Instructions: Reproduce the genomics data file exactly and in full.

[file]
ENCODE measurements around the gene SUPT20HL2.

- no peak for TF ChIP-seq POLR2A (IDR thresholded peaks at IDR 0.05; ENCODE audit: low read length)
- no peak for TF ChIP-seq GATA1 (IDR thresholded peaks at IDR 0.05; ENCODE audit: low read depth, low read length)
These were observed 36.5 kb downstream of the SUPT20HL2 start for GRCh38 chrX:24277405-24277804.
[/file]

ENCODE measurements around the gene SUPT20HL2.

- no peak for TF ChIP-seq POLR2A (IDR thresholded peaks at IDR 0.05; ENCODE audit: low read length)
- no peak for TF ChIP-seq GATA1 (IDR thresholded peaks at IDR 0.05; ENCODE audit: low read depth, low read length)
These were observed 36.5 kb downstream of the SUPT20HL2 start for GRCh38 chrX:24277405-24277804.